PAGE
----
Lacrosse parents are always looking for the next great thing---better gear, more successful team, and certainly better coaching. We send our players to speed and agility, strength, stick skills and shooting with the idea of becoming DI/3 athletes. Specialty players have it extra rough since they need to keep up with the latest techniques, rules and field players getting bigger and faster. Goalies, face off kids, and attackmen are always refining specific skills. Other sports have them too---the long snappers and punters, pitchers and catchers, and surely goalies of hockey and soccer. Each sport has created a niche market of specialty coaches who have taken their pedigrees to the market. Outside of hard work, is there any lacrosse kung fu that is superior to the rest?
What happens then when a Coach associated with teams starts to pressure players to take their clinics? And what if there is a subtle suggestion that lack of clinic time will limit their play time in games and tournaments. We know of one club owner in our area that was fired from a high school job for just this reason. Ten years later, its the reason the school uses not to be aligned with any of the club teams, especially his.
One of the specialty coaches, new to the area, has been making waves. He came carpetbagging down from the Northeast, with the self-promotion of being responsible for getting some well-known players into D1 programs. Several of these players had done years of clinics with others, so in retrospect, not sure this was entirely the case. I envision a long relay race where a runner bulls his way in 50 yards from the finish line and takes credit for winning the race. He gossips incessantly to the kids about other players, and is frequently caught in half-truths. The final straw was his comment to one of the kids that he charges them differently than other players because "most of the parents in the area are rich enough to afford it, and too stupid to catch on anytime soon." When I finally asked my son what he learned from the coach, he couldn't say, and after some thought admitted nothing. The coach literally was charging a lot of money for group sessions with players where they took reps, but there was no actual feedback or comments. He still pressures my son and other players on his teams to attend these less worthwhile sessions for more than other coaches charge for individual sessions. Suckers.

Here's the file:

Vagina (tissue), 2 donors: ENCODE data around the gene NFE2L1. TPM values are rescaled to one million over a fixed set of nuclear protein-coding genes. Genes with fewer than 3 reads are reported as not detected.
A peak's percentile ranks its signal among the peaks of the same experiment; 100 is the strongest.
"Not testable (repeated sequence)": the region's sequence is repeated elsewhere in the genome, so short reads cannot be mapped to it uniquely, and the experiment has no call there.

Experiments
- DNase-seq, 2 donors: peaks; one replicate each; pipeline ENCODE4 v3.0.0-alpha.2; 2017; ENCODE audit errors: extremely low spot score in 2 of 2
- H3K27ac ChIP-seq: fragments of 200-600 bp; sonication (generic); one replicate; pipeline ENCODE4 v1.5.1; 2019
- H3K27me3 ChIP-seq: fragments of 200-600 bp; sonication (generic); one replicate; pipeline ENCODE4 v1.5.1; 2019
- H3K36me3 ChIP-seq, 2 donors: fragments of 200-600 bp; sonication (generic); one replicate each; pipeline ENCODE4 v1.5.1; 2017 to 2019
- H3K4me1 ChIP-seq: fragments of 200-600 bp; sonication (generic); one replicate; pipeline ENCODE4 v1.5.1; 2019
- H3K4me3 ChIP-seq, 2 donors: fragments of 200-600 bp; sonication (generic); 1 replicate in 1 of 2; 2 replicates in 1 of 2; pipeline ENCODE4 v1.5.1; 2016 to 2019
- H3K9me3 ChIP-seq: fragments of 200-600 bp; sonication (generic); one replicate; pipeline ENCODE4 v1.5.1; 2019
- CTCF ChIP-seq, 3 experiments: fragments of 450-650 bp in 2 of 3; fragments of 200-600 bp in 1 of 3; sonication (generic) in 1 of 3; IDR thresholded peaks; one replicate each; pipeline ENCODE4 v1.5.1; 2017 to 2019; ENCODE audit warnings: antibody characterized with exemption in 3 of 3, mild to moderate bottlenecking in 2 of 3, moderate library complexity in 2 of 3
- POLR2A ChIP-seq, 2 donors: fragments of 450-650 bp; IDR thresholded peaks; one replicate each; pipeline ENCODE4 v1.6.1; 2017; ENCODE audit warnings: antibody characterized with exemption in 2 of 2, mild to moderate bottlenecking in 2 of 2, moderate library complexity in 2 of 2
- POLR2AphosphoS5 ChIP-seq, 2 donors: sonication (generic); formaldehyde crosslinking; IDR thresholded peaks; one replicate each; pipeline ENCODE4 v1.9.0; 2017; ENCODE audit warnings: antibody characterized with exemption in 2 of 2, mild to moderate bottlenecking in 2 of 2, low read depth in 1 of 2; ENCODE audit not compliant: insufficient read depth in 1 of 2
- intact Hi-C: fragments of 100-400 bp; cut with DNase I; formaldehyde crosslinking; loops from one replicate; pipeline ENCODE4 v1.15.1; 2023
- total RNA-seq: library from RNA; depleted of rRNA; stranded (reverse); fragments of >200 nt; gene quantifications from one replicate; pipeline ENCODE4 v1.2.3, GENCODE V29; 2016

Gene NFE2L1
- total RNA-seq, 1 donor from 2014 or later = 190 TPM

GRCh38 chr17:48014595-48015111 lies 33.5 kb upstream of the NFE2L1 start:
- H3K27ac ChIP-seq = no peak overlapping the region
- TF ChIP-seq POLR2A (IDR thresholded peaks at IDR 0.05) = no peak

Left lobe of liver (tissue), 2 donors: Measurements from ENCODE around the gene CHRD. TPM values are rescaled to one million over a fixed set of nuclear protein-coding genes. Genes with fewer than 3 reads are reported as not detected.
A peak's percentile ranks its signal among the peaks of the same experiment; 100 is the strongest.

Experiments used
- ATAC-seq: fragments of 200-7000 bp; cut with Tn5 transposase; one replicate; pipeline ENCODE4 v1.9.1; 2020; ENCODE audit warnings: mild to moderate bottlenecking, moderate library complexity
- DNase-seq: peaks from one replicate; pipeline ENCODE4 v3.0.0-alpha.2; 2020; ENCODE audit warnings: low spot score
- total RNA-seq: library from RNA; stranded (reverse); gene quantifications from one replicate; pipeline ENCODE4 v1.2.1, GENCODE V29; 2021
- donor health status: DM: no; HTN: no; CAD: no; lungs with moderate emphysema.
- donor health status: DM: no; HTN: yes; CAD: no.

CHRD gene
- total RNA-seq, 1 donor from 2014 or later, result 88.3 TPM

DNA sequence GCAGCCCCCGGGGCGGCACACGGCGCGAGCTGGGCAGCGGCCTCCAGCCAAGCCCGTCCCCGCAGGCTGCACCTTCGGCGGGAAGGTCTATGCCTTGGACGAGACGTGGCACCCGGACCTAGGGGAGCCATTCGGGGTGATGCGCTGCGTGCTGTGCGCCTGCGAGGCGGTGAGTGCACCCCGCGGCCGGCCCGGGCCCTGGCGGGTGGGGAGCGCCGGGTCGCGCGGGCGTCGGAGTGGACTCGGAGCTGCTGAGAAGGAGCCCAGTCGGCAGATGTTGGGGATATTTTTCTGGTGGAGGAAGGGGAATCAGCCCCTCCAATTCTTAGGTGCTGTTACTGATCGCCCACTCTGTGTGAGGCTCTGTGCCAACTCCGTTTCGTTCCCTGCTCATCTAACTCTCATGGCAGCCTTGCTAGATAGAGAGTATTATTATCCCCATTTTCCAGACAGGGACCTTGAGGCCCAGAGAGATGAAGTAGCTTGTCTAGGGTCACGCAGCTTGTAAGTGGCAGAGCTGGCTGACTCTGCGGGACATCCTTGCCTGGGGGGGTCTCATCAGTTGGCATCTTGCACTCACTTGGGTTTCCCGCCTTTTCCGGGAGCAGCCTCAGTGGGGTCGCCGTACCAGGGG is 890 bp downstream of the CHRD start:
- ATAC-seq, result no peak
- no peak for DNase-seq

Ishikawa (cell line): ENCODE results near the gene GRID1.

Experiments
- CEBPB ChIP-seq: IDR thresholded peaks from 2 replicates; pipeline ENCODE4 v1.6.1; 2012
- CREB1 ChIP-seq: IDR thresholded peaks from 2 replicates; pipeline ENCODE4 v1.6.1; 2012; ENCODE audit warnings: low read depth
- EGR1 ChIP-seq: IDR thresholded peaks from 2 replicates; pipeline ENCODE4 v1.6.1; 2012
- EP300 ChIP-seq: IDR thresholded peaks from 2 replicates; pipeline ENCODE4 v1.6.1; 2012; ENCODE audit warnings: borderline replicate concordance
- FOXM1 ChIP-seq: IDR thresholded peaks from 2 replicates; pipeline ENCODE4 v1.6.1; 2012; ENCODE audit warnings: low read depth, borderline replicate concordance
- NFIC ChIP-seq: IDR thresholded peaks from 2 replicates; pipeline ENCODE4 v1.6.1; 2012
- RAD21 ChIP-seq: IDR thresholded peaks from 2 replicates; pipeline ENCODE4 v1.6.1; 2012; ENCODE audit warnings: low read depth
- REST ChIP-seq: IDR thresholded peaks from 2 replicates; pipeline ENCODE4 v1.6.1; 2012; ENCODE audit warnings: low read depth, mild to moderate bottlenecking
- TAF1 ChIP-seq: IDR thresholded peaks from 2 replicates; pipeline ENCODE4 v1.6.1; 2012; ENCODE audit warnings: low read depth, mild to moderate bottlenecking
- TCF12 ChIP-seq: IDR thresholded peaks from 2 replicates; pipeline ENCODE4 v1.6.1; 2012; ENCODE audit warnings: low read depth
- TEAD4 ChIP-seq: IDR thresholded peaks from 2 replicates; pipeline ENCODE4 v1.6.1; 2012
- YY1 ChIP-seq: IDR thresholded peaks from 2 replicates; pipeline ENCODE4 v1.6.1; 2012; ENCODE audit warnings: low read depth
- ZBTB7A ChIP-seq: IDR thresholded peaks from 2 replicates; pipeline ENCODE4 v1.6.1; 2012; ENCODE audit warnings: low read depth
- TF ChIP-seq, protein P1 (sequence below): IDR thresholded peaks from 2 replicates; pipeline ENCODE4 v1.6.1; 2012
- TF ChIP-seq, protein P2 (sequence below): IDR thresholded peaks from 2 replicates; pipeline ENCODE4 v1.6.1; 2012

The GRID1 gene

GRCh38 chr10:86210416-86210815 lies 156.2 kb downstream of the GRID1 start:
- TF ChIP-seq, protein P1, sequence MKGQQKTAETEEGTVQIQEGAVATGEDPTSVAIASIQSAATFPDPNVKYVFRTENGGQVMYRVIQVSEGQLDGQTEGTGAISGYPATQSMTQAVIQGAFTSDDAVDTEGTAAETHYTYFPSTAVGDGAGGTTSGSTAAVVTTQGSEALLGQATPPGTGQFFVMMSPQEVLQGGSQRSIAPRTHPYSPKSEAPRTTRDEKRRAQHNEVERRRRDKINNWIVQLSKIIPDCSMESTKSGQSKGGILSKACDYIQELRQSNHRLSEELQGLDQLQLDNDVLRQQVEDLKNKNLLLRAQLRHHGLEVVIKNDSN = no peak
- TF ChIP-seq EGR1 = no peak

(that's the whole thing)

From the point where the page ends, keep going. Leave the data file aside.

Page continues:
How do we know if the sessions are creating any real value? We are expecting some steady results from coaches, not just regurgitated YouTube stuff. Does a shooter do a session or two and then hit the next few shots he previously would have missed? Can you see a noticeable difference in a goalie's save percentages? We sent our son to a speed and agility clinic and he came back running faster after two sessions---seriously. Told us that Dad was a poor running coach (which we already knew). I think this is probably an exception to the norm. Then there are the clinics that go on for months with no seeming benefit, but the fundamentals are so good that you know that they are good habits.
This brings me to our latest coaching experiences---which have been great. We have decided that coaches who are passionate about their craft, who have a strong philosophy of their view of the sport---their brand of lacrosse kung fu, so to speak, have something to offer. It also helps when the coaches have clearly thought through the position they are coaching for its relevance and can tailor the experience for the individual player. They all have fans and haters, mostly from their style and approach to working with kids. It's also a training business, so we need to keep that in perspective. We all have the option to vote with our feet, literally. But to help others, we will need to spread the word on coaching good and not so much.